Erin Schalk & Chris O'Mahony
This online exhibition has been curated by Ciara Scanlan and from May 17th over a two week period, we will showcase a daily selection of images from each of the artist’s work across our social media.
Please scroll down for the accompanying review of the artist’s work by Terence Erraught.
Erin Schalk is a visual artist, writer, and educator who lives in the greater Los Angeles area. She graduated with her MFA in Studio from the School of the Art Institute of Chicago in 2017, and she has exhibited her art throughout the United States, as well as in the United Kingdom and Japan. Both her poetry and visual art have been published in a variety of journals; highlights include The MacGuffin, The Woven Tale Press, Parentheses International Literary Journal, Willawaw Journal, and others. Today, Schalk also is a guest poetry and visual art reviewer and interviewer for Aji Magazine. In 2011, Schalk’s career as an educator began overseas in Okinawa, Japan where she taught visual art and English as a Foreign Language (EFL). Since 2016, she has focused on teaching adults in non-profit and higher education settings, including accessibility-driven programs for individuals with visual impairments, as well as on the autism spectrum. Schalk also holds a BFA in Studio Art from the University of Oklahoma, a BA in East Asian Studies from the University of Maryland Asia, and a MA in Art from the University of Dallas.
Chris O’Mahony is an artist based in Los Angeles, CA. His work investigates the relationship of current events with a deeply rooted past. His upbringing in an immigrant household lends to his practice and creative process. O’Mahony’s work has been included in exhibitions at MOAH (Museum of Art & History Lancaster), Gallery 825/LAAA, Art Share L.A., stARTup L.A. representing Los Angeles Art Association, Orange County Center For Contemporary Art, Loft at Liz’s, Space Gallery and SCA Project Gallery. Temporary Public Art Installations at Space Gallery in the Pomona Arts Colony and for the city of Atascadero’s Art & Wine Tour of San Luis Obisbo County/Central Coast region. Chris O’Mahony’s metal sculptures are also included in private historic mid-century homes of Palm Desert and Los Angeles. Chris O’Mahony is a member of the Los Angeles Art Association and Fellow at Kipaipai. O’Mahony is grateful to have had his work exhibited under the professional eyes of curators such as Andi Campognone, Robert Benitez, Shana Nys Dambrot, Cheyanne Sauter, Paige Wery, Xrstine Franco and Erns Valdez. Chris O’Mahony currently lives in Glendora, California with private work studios in San Clemente, CA. & Portland, OR.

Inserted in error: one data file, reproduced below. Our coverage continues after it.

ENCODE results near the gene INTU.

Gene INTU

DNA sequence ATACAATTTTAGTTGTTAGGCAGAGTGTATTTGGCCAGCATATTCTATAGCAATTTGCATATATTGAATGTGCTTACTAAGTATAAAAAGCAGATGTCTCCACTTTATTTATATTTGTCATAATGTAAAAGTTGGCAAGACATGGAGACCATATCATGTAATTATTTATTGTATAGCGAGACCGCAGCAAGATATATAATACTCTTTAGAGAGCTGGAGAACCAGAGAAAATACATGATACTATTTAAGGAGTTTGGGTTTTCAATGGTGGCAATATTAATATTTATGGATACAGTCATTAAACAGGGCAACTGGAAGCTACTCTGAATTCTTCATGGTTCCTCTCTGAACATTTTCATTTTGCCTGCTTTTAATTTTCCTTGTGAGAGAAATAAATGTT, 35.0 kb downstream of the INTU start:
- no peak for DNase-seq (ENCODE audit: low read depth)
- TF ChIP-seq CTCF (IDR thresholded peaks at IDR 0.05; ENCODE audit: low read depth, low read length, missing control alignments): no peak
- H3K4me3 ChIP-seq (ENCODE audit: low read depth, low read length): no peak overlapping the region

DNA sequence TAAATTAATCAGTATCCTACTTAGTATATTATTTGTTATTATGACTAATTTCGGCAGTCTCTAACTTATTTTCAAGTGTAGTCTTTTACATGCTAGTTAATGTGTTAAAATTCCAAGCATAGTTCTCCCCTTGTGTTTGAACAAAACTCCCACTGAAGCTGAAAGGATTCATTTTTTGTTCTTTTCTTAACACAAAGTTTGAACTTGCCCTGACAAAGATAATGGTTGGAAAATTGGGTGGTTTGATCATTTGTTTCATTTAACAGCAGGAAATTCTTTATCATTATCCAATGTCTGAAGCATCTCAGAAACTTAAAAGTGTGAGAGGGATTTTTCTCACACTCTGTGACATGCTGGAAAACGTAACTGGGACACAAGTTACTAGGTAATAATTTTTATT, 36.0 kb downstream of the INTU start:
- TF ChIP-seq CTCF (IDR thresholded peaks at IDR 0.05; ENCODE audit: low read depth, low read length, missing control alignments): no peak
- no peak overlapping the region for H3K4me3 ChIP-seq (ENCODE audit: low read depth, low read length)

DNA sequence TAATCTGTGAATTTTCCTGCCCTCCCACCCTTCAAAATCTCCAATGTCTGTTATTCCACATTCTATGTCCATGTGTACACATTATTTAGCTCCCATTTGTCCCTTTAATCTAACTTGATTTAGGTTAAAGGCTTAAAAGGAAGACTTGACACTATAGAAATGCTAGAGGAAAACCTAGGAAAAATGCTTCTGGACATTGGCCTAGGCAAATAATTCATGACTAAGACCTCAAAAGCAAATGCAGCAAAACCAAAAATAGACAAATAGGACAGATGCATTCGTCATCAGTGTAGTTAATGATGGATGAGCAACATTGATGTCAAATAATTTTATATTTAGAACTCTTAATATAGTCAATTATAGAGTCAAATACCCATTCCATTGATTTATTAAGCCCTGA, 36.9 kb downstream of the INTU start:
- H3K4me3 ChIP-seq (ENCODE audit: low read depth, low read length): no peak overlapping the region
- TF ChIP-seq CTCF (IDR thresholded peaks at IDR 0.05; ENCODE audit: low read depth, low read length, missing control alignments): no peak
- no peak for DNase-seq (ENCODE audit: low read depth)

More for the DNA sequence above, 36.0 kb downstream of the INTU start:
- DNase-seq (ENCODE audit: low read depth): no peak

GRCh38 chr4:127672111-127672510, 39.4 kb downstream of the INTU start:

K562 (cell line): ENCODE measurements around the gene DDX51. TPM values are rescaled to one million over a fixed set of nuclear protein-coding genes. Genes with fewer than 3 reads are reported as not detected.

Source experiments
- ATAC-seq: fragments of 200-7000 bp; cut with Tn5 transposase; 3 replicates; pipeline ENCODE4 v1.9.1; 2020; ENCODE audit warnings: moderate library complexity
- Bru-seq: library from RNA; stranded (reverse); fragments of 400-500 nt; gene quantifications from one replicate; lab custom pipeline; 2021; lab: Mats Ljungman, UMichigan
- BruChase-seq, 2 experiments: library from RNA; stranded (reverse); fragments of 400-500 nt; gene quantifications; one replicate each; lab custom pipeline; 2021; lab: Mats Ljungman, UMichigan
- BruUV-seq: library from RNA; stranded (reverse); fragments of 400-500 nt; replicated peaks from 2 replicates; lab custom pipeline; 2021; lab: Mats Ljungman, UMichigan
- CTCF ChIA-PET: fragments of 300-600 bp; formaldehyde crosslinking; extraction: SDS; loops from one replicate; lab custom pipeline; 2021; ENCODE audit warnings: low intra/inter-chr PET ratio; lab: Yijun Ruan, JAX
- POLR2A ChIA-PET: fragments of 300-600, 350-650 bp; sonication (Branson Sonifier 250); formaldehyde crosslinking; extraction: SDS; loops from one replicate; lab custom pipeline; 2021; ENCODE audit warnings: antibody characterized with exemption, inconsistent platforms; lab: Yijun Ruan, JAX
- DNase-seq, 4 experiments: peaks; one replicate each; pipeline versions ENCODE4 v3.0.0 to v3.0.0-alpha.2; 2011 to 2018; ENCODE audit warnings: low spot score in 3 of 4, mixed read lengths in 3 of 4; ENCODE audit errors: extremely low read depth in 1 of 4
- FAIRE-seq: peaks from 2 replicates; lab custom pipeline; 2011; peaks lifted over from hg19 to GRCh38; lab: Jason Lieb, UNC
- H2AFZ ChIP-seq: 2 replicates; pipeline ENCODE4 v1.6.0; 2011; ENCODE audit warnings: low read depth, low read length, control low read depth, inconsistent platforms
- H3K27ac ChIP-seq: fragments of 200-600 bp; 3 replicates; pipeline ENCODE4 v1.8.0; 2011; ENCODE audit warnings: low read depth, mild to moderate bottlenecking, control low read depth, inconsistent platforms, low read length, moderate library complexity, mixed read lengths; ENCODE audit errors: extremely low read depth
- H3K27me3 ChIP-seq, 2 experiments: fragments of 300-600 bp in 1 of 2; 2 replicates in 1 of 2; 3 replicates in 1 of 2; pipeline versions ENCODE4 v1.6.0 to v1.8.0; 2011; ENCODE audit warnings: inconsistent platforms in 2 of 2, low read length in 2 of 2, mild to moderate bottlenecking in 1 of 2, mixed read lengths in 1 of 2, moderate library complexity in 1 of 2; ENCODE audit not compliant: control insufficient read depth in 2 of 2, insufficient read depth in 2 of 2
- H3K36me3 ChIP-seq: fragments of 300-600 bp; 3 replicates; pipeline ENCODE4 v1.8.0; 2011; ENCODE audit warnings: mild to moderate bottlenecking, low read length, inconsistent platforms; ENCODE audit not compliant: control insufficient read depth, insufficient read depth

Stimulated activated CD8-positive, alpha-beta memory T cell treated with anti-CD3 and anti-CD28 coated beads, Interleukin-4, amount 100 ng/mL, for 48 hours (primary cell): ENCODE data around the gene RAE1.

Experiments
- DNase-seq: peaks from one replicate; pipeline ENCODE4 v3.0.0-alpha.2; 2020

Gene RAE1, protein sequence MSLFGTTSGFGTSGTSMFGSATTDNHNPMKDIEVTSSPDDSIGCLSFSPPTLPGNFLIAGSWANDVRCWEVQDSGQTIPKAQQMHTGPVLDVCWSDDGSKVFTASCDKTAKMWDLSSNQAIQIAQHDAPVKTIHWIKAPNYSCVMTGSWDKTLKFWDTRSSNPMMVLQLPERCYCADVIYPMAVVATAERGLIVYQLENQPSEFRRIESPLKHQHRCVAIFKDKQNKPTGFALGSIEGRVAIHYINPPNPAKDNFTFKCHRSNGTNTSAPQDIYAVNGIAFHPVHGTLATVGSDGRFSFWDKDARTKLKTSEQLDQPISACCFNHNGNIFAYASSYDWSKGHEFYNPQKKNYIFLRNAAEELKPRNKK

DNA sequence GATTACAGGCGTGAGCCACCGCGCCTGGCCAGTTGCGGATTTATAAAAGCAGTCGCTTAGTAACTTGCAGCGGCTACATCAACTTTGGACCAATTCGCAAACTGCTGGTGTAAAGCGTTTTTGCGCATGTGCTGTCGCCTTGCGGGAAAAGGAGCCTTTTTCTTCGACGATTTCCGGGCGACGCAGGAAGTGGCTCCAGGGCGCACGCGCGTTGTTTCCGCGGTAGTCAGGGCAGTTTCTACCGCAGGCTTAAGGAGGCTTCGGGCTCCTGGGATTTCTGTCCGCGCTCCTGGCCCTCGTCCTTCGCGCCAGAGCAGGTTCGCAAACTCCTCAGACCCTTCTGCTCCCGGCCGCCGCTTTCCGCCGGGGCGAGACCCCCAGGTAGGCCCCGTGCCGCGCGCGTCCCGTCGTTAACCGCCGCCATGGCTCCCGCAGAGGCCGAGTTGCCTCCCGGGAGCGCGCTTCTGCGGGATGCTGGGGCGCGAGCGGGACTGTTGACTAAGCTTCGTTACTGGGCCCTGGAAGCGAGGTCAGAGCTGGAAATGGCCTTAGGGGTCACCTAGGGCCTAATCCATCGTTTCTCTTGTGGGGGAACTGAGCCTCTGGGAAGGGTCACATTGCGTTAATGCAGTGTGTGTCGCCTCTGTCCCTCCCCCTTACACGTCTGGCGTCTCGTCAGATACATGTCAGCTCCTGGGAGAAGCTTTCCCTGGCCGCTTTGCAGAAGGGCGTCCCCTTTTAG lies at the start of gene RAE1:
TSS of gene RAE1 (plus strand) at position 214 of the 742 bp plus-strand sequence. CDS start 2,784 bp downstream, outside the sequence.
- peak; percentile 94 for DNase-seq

Review of CIACLA’s Artist Spotlight - The work of Erin Schalk & Chris O'Mahony by Terence Erraught | May 2021
When first sitting and considering these works (of two different artists), I was struck by the reality of our current situation. Here I am, in front of my computer, connected to the internet. A virtual space, a virtual reality. For this Artist Spotlight series, it has kicked off with two artists encompassing video, sculpture, painting, mixed media works and digital photography.
A defining experience with any kind of art is just that. A moment in the presence of the art. In an unusual era of NFT’s and zoom meetings, as a person, a human, one of our most primeval relationships to sculpture is exactly that: our physical relation to it. In the case of sculpture it's how as humans, we literally measure up to it. Any virtual exhibition space that I have experienced thus far has only allowed at best a very isolated interaction with an individual work, like wearing binoculars in a gallery. With that in mind, I hope you will engage with these works in a manner that is fitting to the current climate. Perhaps we can look at this period in time as a moment of reflection of how we engage with exhibitions, both in the flesh and online, and how these experiences are shaping our perception of such works.